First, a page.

NESS ENGINEERING
TECHNICAL DATA
RESONANT CHARGING FORMULAS

Matched (C2=C1)  Ring Up (C2<<C1)  Ring Down (C2>>C1)

The equations, diagrams, and waveforms on this page describe resonant charging of one capacitor from another capacitor through a charging inductor. This form of charging is frequently used in pulsed power and power conditioning circuits in order to efficiently transfer energy from one stage to another. The following equations are used to describe the critical parameters of resonant charging, including the resonant frequency (omega), the charging current, the voltage on the load capacitor, the maximum possible load capacitor voltage, and the efficiency of the energy transfer.

Each of the waveform plots shown below can be clicked on to open up the full size version of the graph in a separate window.
 

Resonant charging CLC circuit equation for omega (resonant frequency)
Omega
L is the circuit inductance (H) 

C1 is the source capacitance (F) 

C2 is the load capacitance (F)

Resonant CLC circuit equation for current as a function of time
Current
V0 is the initial voltage on the C1 capacitor (V)
Resonant CLC circuit equation for load capacitor voltage as a function of time
C2 Voltage
Same as above
Resonant CLC circuit equation for maximum possible load capacitor voltage
Maximum C2 Voltage
Same as above
Resonant CLC circuit equation for energy transfer efficiency
Energy Transfer Efficiency
Same as above

The following graph illustrates the relationship between these last two parameters (Maximum C2 Voltage and Energy Transfer Efficiency) and the ratio of capacitances (C2 / C1).One can see from the graph that maximum energy transfer is obtained when the two capacitances are equal. A second condition of interest is that where the load capacitance is much smaller than the source capacitance. In this case, the maximum load capacitor voltage approaches 2 times the initial voltage on the source capacitor.  A voltage gain of ~2X is therefore possible during the resonant charging. This can be used in many cases to reduce the operating voltage of the front end power system.
 
 

Graph of max C2 voltage and energy transfer efficiency vs capacitance ratio




Matched Capacitance Resonant Charging (C2=C1)

As noted above, this case allows maximum energy transfer from the source capacitor to the load capacitor. All of the energy from C1 can be transferred to C2.  Since the capacitors are equal, this implies that the voltage on C2 will equal the initial voltage on C1 (as shown in the waveforms). The voltage on the source capacitor also reaches zero volts at the same time that the load capacitor reaches its maximum voltage. In real life, resistive losses in the circuit will reduce the maximum possible voltage on C2 somewhat. One can also see that the charging current in this case is a simple half-sinusoid shape.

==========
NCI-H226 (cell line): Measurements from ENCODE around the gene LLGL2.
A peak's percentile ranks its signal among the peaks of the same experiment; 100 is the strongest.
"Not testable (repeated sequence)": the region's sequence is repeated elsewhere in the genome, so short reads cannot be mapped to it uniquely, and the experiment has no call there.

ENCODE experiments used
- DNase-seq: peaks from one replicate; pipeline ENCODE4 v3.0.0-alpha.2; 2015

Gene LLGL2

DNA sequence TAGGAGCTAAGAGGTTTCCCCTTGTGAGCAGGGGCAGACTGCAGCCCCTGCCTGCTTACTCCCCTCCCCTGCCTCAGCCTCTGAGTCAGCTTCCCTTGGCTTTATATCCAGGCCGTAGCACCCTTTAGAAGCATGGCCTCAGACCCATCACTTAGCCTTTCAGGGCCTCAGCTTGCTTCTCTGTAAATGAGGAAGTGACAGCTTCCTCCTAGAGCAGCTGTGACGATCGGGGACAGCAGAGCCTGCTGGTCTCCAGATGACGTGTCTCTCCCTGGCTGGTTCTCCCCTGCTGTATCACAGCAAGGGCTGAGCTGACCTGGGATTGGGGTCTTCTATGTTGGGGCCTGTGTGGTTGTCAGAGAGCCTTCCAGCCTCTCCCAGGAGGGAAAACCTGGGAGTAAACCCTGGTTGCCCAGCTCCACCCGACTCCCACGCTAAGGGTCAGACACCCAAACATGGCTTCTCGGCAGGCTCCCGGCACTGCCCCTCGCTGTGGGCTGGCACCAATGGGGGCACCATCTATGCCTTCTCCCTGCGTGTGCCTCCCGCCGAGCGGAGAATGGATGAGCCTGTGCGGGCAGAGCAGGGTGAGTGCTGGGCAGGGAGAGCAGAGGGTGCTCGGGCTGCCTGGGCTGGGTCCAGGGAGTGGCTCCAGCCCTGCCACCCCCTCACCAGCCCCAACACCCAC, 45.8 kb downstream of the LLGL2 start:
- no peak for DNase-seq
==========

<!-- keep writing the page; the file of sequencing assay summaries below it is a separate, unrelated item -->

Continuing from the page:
The viewer should also note that the simulation has assumed that the switch has opened at the end of the half-period (this has been done in all three cases). If this were not done, the energy would merely resonantly transfer back to the source capacitor. In real life, this can be done by several techniques including the addition of a diode to the circuit to only allow energy transfer in the forward direction.
 
 

Matched capacitance (C2=C1) resonant charging CLC circuit schematic
 
 

Matched capacitance (C2=C1) resonant charging CLC circuit waveforms

Ring-Up Resonant Charging (C2<<C1)

This is the second case of interest since as noted above, the voltage on the load capacitor can be doubled providing a voltage gain in the system of 2X. In this case, the load capacitor voltage is approximately doubled (~1.8X) as the source capacitor voltage only drops by ~10%.

Mis-matched capacitance (C2<<C1) resonant charging CLC circuit schematic
 
 

Ring-Down Resonant Charging (C2>>C1)
 
 

Mis-matched capacitance (C2>>C1) resonant charging CLC circuit schematic
 
 

Mis-matched capacitance (C2>>C1) resonant charging CLC circuit waveforms


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Ness Engineering, Inc.
P.O. Box 261501
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Richard M. Ness and Ness Engineering, Inc.
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